Video Card Upgrade

Bob C

Posts: 11   +0
Hi Guys, I am trying to upgrade an old DELL Dimension 9200 tower. I am running Win 7 and it currently has an ATI X1650 video card. I have recently been given 2 cards; the first is a BFG Tech GeForce 7800 series and the other (I think because I can not find any numbers that make sense) is an ATI 9800. My question is which one is a better fit? Do I need to find a driver and if so where?
Thanks guys and take care
 

Bob C

Posts: 11   +0
Sorry guys, I was told these would fit but the connectors are different in length between the 1650 and the 2 cards I was given. What is the best card for me to purchase to replace the 1650? Again sorry.
 

neeyik

Posts: 1,837   +2,150
Staff member
Unless your X1650 has stopped working, I'd hold off replacing it - prices and availability of graphics cards are both very poor at the moment, and will remain so for a good while yet.

Out of the two that were given to you, the GeForce 7800 is a better card than your current X1650, but both it and the 9800 are older models than the X1650 (so not worth changing to).
 

Bob C

Posts: 11   +0
Thanks for info neeyik. In the event that the 1650 fails would you have a suggestion as to what would be a good replacement both for performance and cost? Thanks again and take care
 

neeyik

Posts: 1,837   +2,150
Staff member
If the rest of the PC is from the same era, or older, as the Radeon X1650 is, then it may struggle to cope with a new card. This is because the likes of the X1650 didn't use much power, drawing everything it needed from the PCI Express slot it gets plugged into. This has a limit of 75 W -- if the card needs more than this, it needs to have additional power connectors applied to it, from the power supply unit (PSU) in the PC.

If the PSU in your machine doesn't have any (and they're in the form of 6 or 8 pin connector blocks), then you'll need to select a card that requires less than 75W. There are plenty to choose from but do note that anything new, or even just a few years old, will such a generational change from the X1650, you'll need to remove all traces of the previous drivers and get the very latest ones from AMD or Nvidia (depending on what brand you pick).

Good low power cards? Any of the following will do, as they are all enormously better than the X1650:

  • AMD Radeon RX 550
  • AMD Radeon RX 460
  • Nvidia GeForce GT 1030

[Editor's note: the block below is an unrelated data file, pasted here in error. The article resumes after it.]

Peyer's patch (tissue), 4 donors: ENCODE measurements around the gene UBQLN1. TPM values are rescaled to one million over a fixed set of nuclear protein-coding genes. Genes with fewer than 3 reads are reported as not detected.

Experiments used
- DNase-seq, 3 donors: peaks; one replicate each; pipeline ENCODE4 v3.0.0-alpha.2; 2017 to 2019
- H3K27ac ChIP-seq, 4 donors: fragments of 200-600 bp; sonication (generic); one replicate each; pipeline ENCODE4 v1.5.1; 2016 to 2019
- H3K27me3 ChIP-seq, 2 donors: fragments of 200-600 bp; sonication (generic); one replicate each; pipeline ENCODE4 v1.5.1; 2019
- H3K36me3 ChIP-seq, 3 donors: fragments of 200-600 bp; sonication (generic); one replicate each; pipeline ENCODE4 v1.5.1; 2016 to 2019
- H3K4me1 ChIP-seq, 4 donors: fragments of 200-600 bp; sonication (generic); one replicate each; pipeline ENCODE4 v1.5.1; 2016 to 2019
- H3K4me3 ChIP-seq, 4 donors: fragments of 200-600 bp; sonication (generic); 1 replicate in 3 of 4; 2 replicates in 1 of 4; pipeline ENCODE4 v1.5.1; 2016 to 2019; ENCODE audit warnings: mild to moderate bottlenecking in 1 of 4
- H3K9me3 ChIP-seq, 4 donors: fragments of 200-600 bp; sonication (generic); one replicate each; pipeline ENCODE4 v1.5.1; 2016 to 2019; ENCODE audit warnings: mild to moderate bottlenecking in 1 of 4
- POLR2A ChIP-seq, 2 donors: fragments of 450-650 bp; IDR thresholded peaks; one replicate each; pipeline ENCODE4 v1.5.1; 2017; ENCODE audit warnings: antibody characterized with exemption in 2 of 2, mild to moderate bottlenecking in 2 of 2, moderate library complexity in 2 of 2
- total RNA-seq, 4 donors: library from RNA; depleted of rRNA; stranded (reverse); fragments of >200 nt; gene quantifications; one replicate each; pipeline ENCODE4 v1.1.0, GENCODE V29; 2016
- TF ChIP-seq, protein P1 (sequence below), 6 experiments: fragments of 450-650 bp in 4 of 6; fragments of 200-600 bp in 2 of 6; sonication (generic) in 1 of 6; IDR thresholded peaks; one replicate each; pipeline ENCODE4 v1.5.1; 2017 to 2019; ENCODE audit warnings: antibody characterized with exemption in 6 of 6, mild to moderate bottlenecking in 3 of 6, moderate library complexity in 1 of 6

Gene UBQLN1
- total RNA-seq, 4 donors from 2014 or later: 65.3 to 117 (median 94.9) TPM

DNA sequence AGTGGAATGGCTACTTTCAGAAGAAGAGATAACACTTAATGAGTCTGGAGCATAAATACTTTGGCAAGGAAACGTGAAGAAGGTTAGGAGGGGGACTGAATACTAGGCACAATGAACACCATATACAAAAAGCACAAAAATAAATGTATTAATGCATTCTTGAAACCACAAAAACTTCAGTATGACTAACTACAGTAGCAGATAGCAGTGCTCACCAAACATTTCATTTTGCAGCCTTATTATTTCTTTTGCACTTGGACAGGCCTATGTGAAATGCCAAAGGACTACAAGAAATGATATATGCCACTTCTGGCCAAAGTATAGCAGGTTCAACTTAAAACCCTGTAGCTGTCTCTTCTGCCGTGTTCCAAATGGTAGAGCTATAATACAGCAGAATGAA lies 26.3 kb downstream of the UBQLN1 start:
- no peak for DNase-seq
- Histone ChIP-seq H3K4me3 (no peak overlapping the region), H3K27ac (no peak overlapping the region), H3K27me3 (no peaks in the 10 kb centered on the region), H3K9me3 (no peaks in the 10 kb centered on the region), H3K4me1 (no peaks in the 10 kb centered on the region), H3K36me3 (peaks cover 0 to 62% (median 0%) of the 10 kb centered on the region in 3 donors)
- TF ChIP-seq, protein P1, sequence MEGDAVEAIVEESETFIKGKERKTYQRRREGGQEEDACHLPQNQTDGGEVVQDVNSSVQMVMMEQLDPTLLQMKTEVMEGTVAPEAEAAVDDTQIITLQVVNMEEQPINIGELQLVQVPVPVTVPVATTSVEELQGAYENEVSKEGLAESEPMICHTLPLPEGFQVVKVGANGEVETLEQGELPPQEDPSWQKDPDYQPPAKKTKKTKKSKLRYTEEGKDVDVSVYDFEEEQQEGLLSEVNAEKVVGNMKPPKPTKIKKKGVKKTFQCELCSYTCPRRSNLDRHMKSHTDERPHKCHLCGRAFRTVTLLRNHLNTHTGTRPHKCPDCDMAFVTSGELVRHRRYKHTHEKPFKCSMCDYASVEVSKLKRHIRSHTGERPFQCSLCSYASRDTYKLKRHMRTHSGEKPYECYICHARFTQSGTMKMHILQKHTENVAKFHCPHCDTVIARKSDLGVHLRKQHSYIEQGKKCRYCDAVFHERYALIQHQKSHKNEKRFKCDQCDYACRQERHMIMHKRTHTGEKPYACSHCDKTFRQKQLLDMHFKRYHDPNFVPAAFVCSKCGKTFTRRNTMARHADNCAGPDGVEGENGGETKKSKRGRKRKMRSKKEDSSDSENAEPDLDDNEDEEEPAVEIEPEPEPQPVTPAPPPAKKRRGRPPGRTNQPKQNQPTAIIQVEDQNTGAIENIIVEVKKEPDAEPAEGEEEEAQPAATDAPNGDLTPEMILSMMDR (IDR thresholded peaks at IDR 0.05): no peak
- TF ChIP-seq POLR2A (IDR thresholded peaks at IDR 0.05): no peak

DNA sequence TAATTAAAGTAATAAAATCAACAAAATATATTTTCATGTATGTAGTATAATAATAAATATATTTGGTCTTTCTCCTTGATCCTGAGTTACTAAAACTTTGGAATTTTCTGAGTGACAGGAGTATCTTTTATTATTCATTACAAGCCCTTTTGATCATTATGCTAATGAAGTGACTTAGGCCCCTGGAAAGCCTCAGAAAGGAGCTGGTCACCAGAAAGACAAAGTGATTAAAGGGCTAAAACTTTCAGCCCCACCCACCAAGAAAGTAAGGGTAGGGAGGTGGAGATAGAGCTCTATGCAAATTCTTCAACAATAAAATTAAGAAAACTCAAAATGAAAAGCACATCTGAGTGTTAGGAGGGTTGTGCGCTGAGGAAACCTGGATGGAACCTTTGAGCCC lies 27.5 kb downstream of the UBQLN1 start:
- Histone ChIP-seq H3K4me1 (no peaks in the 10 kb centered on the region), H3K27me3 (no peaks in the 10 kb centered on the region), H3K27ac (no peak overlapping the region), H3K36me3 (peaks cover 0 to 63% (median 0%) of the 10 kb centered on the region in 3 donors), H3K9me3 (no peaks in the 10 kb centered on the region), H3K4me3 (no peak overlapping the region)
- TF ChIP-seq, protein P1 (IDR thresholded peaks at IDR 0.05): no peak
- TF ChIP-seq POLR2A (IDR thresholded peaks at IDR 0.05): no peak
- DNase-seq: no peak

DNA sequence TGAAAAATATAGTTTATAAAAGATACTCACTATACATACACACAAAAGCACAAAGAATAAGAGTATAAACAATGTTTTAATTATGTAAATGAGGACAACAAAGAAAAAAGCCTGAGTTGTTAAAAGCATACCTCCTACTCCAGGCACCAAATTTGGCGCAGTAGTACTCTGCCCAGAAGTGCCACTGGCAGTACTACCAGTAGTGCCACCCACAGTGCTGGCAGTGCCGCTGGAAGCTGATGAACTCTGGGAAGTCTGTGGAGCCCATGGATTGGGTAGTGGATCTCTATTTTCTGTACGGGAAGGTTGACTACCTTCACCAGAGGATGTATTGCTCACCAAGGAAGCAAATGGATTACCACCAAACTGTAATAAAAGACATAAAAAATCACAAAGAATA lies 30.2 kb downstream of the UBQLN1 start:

• Nvidia GeForce GTX 1050

Compared to what one can get these days, the above cards are considered to be very low spec, but getting anything better will almost certainly require a completely new PC.
 
Last edited:

Tyrchlis

Posts: 140   +106
If the rest of the PC is from the same era, or older, as the Radeon X1650 is, then it may struggle to cope with a new card. This is because the likes of the X1650 didn't use much power, drawing everything it needed from the PCI Express slot it gets plugged into. This has a limit of 75 W -- if the card needs more than this, it needs to have additional power connectors applied to it, from the power supply unit (PSU) in the PC.

If the PSU in your machine doesn't have any (and they're in the form of 6 or 8 pin connector blocks), then you'll need to select a card that requires less than 75W. There are plenty to choose from but do note that anything new, or even just a few years old, will such a generational change from the X1650, you'll need to remove all traces of the previous drivers and get the very latest ones from AMD or Nvidia (depending on what brand you pick).

Good low power cards? Any of the following will do, as they are all enormously better than the X1650:

  • AMD Radeon RX 550
  • AMD Radeon RX 460
  • Nvidia GeForce GT 1030
  • Nvidia GeForce GTX 1050

Compared to what one can get these days, the above cards are considered to be very low spec, but getting anything better will almost certainly require a completely new PC.
Also, the 9800 wouldn't work anyway... it's an AGP card. The Radeon X1650 is PCIe 1.0, cannot use AGP cards in it's place. The Geforce 7800 could be either one as it came in both flavors of AGP (with bridge chip) or PCIe (native).